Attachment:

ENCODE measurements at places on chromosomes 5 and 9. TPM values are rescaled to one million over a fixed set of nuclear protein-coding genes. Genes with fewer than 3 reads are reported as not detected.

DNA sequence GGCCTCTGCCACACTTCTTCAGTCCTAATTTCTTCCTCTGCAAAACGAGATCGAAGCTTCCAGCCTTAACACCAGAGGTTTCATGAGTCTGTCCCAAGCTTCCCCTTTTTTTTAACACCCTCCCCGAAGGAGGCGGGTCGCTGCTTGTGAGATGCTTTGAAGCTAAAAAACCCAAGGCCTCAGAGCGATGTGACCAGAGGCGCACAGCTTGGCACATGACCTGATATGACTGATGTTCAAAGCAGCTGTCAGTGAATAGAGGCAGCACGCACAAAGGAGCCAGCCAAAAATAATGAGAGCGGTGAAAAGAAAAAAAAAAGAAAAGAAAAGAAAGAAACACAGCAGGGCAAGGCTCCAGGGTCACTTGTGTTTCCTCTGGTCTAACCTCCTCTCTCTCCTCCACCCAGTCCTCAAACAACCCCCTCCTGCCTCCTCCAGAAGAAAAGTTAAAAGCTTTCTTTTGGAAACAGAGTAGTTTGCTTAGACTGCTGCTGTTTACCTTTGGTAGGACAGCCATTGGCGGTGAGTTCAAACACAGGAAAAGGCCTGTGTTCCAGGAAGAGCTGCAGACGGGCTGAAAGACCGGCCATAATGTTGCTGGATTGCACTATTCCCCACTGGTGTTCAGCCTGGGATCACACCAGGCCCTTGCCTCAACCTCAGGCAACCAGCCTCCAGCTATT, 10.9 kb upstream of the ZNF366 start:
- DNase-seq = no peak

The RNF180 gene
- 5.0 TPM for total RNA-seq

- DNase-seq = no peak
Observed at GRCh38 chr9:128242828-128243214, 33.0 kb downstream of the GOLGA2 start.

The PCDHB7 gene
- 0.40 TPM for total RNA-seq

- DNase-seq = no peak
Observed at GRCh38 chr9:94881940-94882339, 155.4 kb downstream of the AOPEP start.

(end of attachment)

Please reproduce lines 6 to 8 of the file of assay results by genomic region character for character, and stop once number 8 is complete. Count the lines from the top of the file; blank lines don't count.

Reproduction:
- DNase-seq = no peak
Observed at GRCh38 chr9:128242828-128243214, 33.0 kb downstream of the GOLGA2 start.

The PCDHB7 gene